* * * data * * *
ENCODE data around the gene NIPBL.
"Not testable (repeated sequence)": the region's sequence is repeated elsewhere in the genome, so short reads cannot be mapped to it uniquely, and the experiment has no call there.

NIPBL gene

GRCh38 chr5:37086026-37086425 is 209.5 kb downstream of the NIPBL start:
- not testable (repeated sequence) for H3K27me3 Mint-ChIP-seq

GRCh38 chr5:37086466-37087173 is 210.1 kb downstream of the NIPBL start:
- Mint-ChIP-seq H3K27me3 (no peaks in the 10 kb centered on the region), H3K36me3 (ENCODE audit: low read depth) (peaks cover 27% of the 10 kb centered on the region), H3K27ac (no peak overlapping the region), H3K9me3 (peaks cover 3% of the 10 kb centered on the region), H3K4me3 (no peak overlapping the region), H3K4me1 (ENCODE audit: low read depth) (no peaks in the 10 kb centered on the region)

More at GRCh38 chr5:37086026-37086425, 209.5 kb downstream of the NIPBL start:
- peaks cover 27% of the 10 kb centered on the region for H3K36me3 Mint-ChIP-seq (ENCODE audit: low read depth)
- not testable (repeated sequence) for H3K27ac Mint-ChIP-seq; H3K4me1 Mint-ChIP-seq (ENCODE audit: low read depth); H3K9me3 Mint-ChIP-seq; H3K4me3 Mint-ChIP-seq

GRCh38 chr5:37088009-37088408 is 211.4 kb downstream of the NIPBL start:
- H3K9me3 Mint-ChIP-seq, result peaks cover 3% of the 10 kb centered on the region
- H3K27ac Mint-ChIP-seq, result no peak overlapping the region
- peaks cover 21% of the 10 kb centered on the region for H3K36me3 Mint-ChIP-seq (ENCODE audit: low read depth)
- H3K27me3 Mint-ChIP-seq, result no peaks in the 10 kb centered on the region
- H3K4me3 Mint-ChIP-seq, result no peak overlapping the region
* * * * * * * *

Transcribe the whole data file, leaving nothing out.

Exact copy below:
ENCODE data around the gene NIPBL.
"Not testable (repeated sequence)": the region's sequence is repeated elsewhere in the genome, so short reads cannot be mapped to it uniquely, and the experiment has no call there.

NIPBL gene

GRCh38 chr5:37086026-37086425 is 209.5 kb downstream of the NIPBL start:
- not testable (repeated sequence) for H3K27me3 Mint-ChIP-seq

GRCh38 chr5:37086466-37087173 is 210.1 kb downstream of the NIPBL start:
- Mint-ChIP-seq H3K27me3 (no peaks in the 10 kb centered on the region), H3K36me3 (ENCODE audit: low read depth) (peaks cover 27% of the 10 kb centered on the region), H3K27ac (no peak overlapping the region), H3K9me3 (peaks cover 3% of the 10 kb centered on the region), H3K4me3 (no peak overlapping the region), H3K4me1 (ENCODE audit: low read depth) (no peaks in the 10 kb centered on the region)

More at GRCh38 chr5:37086026-37086425, 209.5 kb downstream of the NIPBL start:
- peaks cover 27% of the 10 kb centered on the region for H3K36me3 Mint-ChIP-seq (ENCODE audit: low read depth)
- not testable (repeated sequence) for H3K27ac Mint-ChIP-seq; H3K4me1 Mint-ChIP-seq (ENCODE audit: low read depth); H3K9me3 Mint-ChIP-seq; H3K4me3 Mint-ChIP-seq

GRCh38 chr5:37088009-37088408 is 211.4 kb downstream of the NIPBL start:
- H3K9me3 Mint-ChIP-seq, result peaks cover 3% of the 10 kb centered on the region
- H3K27ac Mint-ChIP-seq, result no peak overlapping the region
- peaks cover 21% of the 10 kb centered on the region for H3K36me3 Mint-ChIP-seq (ENCODE audit: low read depth)
- H3K27me3 Mint-ChIP-seq, result no peaks in the 10 kb centered on the region
- H3K4me3 Mint-ChIP-seq, result no peak overlapping the region